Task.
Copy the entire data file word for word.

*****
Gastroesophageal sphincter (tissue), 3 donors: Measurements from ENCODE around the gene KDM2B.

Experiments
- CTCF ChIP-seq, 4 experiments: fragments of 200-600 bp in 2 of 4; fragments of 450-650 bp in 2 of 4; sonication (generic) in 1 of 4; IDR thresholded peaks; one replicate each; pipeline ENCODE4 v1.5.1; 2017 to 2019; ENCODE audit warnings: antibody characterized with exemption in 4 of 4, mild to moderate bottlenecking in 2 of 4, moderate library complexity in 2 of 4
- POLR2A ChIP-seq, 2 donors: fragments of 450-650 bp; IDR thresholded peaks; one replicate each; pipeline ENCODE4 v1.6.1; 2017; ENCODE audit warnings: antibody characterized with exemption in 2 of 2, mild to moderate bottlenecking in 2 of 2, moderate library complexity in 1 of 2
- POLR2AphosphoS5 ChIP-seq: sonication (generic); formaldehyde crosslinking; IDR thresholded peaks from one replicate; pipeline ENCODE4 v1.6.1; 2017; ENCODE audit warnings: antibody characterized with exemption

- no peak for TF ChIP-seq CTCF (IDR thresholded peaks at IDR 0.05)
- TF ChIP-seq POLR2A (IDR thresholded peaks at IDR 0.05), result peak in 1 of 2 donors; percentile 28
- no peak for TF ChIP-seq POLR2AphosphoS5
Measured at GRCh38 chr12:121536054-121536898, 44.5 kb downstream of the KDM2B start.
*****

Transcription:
Gastroesophageal sphincter (tissue), 3 donors: Measurements from ENCODE around the gene KDM2B.

Experiments
- CTCF ChIP-seq, 4 experiments: fragments of 200-600 bp in 2 of 4; fragments of 450-650 bp in 2 of 4; sonication (generic) in 1 of 4; IDR thresholded peaks; one replicate each; pipeline ENCODE4 v1.5.1; 2017 to 2019; ENCODE audit warnings: antibody characterized with exemption in 4 of 4, mild to moderate bottlenecking in 2 of 4, moderate library complexity in 2 of 4
- POLR2A ChIP-seq, 2 donors: fragments of 450-650 bp; IDR thresholded peaks; one replicate each; pipeline ENCODE4 v1.6.1; 2017; ENCODE audit warnings: antibody characterized with exemption in 2 of 2, mild to moderate bottlenecking in 2 of 2, moderate library complexity in 1 of 2
- POLR2AphosphoS5 ChIP-seq: sonication (generic); formaldehyde crosslinking; IDR thresholded peaks from one replicate; pipeline ENCODE4 v1.6.1; 2017; ENCODE audit warnings: antibody characterized with exemption

- no peak for TF ChIP-seq CTCF (IDR thresholded peaks at IDR 0.05)
- TF ChIP-seq POLR2A (IDR thresholded peaks at IDR 0.05), result peak in 1 of 2 donors; percentile 28
- no peak for TF ChIP-seq POLR2AphosphoS5
Measured at GRCh38 chr12:121536054-121536898, 44.5 kb downstream of the KDM2B start.